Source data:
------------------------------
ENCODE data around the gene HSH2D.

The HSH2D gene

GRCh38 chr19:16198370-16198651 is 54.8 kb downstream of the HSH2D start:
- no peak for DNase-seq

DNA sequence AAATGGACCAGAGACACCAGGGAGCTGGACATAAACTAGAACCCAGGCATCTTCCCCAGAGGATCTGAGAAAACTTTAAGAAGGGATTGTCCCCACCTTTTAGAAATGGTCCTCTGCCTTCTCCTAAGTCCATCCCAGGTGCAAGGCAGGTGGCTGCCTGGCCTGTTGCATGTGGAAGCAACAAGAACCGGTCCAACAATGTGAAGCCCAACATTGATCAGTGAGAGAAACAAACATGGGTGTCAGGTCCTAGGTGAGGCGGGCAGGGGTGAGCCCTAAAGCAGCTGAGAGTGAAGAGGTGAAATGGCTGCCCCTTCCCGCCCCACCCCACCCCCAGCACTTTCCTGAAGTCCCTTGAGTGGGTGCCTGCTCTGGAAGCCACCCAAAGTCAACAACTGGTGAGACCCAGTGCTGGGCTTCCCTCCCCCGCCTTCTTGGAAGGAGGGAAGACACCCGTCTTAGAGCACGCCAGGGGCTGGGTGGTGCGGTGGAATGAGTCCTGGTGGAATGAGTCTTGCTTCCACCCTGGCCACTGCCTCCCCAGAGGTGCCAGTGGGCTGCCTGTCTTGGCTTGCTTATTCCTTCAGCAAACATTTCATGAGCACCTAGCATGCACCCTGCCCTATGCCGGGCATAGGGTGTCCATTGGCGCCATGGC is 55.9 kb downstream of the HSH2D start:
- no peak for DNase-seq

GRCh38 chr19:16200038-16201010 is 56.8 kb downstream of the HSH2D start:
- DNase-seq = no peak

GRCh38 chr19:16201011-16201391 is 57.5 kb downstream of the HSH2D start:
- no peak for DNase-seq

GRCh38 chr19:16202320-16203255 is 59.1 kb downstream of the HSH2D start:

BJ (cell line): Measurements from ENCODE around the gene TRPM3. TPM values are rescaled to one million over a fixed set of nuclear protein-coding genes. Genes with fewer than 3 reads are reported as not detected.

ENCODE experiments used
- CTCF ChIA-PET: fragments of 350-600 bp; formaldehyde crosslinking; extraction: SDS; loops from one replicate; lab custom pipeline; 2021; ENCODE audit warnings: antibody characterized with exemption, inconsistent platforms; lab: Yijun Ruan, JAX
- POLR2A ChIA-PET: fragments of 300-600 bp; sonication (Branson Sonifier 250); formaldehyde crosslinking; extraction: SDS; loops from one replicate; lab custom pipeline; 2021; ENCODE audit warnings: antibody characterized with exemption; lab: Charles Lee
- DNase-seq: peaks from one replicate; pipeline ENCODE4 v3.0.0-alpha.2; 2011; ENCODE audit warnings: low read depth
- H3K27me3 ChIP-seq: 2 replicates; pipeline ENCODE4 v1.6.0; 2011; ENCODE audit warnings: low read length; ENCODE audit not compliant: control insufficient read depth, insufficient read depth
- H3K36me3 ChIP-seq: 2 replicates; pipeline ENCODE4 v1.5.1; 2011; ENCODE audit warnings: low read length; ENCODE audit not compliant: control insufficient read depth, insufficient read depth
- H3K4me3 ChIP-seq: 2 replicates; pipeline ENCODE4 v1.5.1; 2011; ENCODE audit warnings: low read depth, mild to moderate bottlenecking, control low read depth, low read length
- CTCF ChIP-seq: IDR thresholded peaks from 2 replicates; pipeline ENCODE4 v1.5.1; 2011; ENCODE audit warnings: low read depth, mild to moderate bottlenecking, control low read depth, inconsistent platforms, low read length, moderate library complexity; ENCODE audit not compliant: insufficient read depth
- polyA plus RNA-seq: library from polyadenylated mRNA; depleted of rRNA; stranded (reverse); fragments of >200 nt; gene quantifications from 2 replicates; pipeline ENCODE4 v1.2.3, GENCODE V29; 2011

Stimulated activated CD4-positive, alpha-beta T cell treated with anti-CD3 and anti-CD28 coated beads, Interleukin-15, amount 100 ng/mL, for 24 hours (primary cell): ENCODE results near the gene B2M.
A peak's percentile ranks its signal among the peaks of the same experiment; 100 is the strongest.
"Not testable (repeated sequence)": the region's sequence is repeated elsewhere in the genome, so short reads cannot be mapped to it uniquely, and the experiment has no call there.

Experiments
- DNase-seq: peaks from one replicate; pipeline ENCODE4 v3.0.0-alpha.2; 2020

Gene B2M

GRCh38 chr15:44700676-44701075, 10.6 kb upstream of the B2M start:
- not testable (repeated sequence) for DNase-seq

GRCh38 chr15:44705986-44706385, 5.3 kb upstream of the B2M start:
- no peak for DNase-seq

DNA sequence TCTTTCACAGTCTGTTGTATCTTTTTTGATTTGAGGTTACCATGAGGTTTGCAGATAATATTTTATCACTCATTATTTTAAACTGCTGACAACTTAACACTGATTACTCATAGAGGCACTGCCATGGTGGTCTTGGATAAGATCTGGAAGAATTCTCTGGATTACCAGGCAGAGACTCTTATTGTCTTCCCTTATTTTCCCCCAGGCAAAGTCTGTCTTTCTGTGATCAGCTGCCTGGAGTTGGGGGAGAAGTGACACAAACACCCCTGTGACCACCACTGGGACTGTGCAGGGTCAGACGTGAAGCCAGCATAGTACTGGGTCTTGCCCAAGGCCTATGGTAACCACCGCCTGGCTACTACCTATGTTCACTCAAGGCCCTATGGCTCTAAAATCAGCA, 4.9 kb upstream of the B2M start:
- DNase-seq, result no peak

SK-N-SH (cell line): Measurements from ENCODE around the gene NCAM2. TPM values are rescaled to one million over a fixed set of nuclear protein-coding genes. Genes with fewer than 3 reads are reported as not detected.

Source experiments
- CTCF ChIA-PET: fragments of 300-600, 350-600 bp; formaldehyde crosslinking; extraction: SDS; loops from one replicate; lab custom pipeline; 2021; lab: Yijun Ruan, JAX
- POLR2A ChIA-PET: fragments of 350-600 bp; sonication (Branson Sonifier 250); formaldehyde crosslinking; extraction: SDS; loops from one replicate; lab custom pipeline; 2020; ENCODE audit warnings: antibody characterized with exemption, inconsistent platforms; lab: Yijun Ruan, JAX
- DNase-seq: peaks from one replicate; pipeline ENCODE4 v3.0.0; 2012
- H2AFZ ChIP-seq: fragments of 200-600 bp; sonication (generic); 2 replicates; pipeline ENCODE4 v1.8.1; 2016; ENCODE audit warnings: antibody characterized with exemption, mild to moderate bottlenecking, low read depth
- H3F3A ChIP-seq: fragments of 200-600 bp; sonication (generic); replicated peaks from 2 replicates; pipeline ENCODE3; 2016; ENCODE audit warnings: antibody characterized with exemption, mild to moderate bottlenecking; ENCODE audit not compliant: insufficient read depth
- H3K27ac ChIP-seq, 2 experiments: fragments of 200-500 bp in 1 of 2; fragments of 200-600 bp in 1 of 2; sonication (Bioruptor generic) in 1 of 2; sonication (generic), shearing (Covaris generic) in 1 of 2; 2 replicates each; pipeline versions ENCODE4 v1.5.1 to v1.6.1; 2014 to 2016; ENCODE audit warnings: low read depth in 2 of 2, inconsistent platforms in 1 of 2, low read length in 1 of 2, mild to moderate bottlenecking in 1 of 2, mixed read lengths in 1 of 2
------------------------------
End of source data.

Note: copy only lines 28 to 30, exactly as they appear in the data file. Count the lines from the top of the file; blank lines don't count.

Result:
GRCh38 chr15:44700676-44701075, 10.6 kb upstream of the B2M start:
- not testable (repeated sequence) for DNase-seq

GRCh38 chr15:44705986-44706385, 5.3 kb upstream of the B2M start: